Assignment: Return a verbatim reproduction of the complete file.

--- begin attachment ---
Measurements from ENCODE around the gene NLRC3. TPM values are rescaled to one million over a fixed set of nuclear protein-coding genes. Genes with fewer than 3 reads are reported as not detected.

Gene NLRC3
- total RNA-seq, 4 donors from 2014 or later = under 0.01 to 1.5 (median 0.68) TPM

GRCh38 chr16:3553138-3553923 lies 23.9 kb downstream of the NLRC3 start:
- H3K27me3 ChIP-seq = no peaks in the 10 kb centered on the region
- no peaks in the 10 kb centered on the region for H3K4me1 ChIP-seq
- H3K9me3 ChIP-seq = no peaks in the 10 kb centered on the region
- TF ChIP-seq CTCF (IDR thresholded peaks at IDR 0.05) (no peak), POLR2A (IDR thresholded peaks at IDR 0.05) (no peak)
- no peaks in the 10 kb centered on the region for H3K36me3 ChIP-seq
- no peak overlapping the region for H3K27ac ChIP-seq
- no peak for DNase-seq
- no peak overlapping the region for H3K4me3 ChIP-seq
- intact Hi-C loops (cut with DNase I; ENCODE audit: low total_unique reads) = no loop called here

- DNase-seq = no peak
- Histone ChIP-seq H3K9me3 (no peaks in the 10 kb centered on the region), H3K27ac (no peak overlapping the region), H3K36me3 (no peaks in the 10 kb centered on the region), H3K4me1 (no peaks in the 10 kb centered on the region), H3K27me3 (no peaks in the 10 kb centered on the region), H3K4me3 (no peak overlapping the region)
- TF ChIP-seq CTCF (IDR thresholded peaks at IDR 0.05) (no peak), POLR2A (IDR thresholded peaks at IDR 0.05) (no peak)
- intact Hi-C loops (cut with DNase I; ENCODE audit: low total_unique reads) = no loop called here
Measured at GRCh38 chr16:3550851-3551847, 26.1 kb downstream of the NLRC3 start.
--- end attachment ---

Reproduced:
Measurements from ENCODE around the gene NLRC3. TPM values are rescaled to one million over a fixed set of nuclear protein-coding genes. Genes with fewer than 3 reads are reported as not detected.

Gene NLRC3
- total RNA-seq, 4 donors from 2014 or later = under 0.01 to 1.5 (median 0.68) TPM

GRCh38 chr16:3553138-3553923 lies 23.9 kb downstream of the NLRC3 start:
- H3K27me3 ChIP-seq = no peaks in the 10 kb centered on the region
- no peaks in the 10 kb centered on the region for H3K4me1 ChIP-seq
- H3K9me3 ChIP-seq = no peaks in the 10 kb centered on the region
- TF ChIP-seq CTCF (IDR thresholded peaks at IDR 0.05) (no peak), POLR2A (IDR thresholded peaks at IDR 0.05) (no peak)
- no peaks in the 10 kb centered on the region for H3K36me3 ChIP-seq
- no peak overlapping the region for H3K27ac ChIP-seq
- no peak for DNase-seq
- no peak overlapping the region for H3K4me3 ChIP-seq
- intact Hi-C loops (cut with DNase I; ENCODE audit: low total_unique reads) = no loop called here

- DNase-seq = no peak
- Histone ChIP-seq H3K9me3 (no peaks in the 10 kb centered on the region), H3K27ac (no peak overlapping the region), H3K36me3 (no peaks in the 10 kb centered on the region), H3K4me1 (no peaks in the 10 kb centered on the region), H3K27me3 (no peaks in the 10 kb centered on the region), H3K4me3 (no peak overlapping the region)
- TF ChIP-seq CTCF (IDR thresholded peaks at IDR 0.05) (no peak), POLR2A (IDR thresholded peaks at IDR 0.05) (no peak)
- intact Hi-C loops (cut with DNase I; ENCODE audit: low total_unique reads) = no loop called here
Measured at GRCh38 chr16:3550851-3551847, 26.1 kb downstream of the NLRC3 start.